NORTH LAS VEGAS, Nev. - In many ways, Cashel Gardner is a typical 16-year-old. He loves video games and cool Las Vegas magic tricks performed by illusionist Cris Angel.
"Cashel's already started to think about the things he wants to do as an adult," said Cashel's mother Sandy Gardner. "He's close to graduating."
That is pretty amazing, considering doctors told Sandy her little baby boy would not live past his second birthday.
"I am pretty hard-headed. When doctors told me the diagnosis, I told (them) that's not going to happen," she said.
Cashel was diagnosed with spinal muscular atrophy (SMA). He has limited use of his fingers, but the rest of his body is paralyzed. He can't breathe, swallow or eat on his own.
"I had a baby who was happy. He couldn't move, but he still wanted to play," Sandy said.
The first few years came with their share of challenges. Instead of obstacles, however, Sandy and her husband saw choices.
"The simple things just make it a great day with us, and we're happy with that," Sandy said.
Then, the Gardner family grew. Cashel's sister Allie was born. "Allie came out. She could move, we said. She doesn't have it. She is kicking her arms and legs. She was screaming," Sandy said.
Eight weeks later, however, Allie was also diagnosed with spinal muscular atrophy.
"I don't think I ever got down on that either. We do what we can," Sandy said. "It seems to me it's harder to be sad, depressed then it was to be happy and enjoy what we had."
Amidst the unmistakable sounds of medical devices, laughter fills the Gardner home - now a family of five with the youngest sibling Emily making the family complete.
"We have a sense of humor in here. That's what you have to have," Sandy said.
Cashel will tell you the same through the voice on his computer.
"My mom and dad never made me mad or sad about having SMA. They are always joking around, so I guess I am that way too. I have never been exposed to that many negative people in my life," he said.
Cashel wants to keep the positive vibes going beyond his home. He created a website that offers encouragement to families affected by SMA.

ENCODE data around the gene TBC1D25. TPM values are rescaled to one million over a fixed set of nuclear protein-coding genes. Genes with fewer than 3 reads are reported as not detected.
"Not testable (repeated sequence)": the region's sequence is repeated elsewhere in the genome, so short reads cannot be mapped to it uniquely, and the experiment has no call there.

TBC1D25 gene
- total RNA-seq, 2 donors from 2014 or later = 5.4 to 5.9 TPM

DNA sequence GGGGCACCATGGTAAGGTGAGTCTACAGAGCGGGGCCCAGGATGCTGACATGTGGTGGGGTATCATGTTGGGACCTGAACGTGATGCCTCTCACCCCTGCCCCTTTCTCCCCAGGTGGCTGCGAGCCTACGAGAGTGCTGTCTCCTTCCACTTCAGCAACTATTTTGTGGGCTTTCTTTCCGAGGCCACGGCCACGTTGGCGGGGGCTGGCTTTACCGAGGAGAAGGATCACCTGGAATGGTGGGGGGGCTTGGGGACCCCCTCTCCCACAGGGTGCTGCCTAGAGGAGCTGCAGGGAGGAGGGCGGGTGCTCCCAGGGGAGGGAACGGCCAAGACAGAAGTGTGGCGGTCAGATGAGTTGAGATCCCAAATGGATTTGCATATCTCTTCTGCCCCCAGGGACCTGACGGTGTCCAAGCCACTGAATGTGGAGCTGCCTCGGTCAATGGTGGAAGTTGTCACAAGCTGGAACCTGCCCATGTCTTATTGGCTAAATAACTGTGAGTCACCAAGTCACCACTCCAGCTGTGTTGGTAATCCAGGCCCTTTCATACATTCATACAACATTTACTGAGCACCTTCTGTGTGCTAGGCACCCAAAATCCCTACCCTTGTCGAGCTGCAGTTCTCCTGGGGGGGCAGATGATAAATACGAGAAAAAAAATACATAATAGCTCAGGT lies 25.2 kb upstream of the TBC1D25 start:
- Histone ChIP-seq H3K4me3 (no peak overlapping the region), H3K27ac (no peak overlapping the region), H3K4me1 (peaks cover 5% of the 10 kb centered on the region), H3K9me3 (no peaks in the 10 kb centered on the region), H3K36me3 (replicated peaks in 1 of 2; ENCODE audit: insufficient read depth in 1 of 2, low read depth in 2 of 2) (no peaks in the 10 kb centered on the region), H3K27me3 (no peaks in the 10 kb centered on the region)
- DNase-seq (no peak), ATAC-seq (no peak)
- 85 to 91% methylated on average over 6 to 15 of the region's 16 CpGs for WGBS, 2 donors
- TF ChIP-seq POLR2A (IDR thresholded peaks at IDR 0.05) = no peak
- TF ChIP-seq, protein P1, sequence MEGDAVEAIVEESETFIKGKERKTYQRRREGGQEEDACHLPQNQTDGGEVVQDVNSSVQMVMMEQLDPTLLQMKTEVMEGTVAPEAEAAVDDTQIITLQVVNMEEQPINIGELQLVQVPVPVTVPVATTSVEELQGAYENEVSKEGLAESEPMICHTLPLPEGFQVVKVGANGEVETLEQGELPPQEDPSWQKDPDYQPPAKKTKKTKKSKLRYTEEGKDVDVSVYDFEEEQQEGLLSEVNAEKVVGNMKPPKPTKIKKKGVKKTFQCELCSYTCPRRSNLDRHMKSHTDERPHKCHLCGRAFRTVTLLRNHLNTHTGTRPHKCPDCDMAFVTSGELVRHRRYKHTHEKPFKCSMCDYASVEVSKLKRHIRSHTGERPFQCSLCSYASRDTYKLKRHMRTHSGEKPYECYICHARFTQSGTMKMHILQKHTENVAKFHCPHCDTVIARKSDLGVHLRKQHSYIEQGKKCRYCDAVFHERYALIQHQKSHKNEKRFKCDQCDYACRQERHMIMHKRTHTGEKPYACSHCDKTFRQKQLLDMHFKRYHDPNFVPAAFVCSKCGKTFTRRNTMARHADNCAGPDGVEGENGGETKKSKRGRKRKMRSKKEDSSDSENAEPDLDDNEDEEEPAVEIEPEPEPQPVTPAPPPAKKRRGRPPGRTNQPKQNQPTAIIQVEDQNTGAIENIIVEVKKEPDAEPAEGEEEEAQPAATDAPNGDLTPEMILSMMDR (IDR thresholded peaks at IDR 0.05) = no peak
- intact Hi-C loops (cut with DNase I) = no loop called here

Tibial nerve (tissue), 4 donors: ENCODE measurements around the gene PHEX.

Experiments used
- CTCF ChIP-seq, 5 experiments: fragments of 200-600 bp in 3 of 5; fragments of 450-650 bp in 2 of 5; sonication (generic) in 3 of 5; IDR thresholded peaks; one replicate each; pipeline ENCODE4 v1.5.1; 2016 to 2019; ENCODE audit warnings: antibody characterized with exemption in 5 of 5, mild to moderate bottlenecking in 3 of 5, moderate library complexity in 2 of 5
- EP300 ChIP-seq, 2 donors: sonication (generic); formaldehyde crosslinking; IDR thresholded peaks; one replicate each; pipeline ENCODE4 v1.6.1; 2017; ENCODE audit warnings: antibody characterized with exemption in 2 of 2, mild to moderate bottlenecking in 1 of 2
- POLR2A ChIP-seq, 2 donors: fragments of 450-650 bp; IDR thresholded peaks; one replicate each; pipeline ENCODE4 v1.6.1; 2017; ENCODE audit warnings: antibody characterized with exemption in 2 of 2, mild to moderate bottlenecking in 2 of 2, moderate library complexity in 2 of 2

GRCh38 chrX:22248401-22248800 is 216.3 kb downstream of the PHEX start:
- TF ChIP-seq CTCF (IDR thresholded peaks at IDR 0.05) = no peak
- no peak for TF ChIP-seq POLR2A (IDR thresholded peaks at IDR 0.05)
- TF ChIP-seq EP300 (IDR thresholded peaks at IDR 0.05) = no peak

"The thing that I am most proud of in my life is a message I got from a family that said they couldn't imagine having a child on ventilation machines their entire life, because they thought they would never have a meaningful life," he said. "After seeing all the things I have been doing with mine, they now can't wait to see what their child will do."
Through all the challenges that never stopped this family from being positive, one obstacle still looms. The family desperately needs a special vehicle that can transport their new long wheelchairs, which resemble rolling beds. Cashel and Allie, now 14-years-old, can't go anyplace together.
"Cashel has definitely, since he started his page, shown interest. He's been invited to events. He wants to go and meet people, go places," Sandy said.
Cashel and Allie have never been to church, to a library or to see the ocean. A new vehicle would help Cashel, Allie, Emily, Sandy and stepfather Matthew accomplish these tasks. The vehicle will certainly help the family get everyone to necessary doctor's appointments together, instead of scheduling them separately.
The family has created a website to raise money for the special vehicle. They have raised nearly $20,000 so far. The vehicle costs $70,000.
8 News NOW is also helping the Gardner family with this effort, awarding them $800 as part of its weekly series Acts of Kindness.
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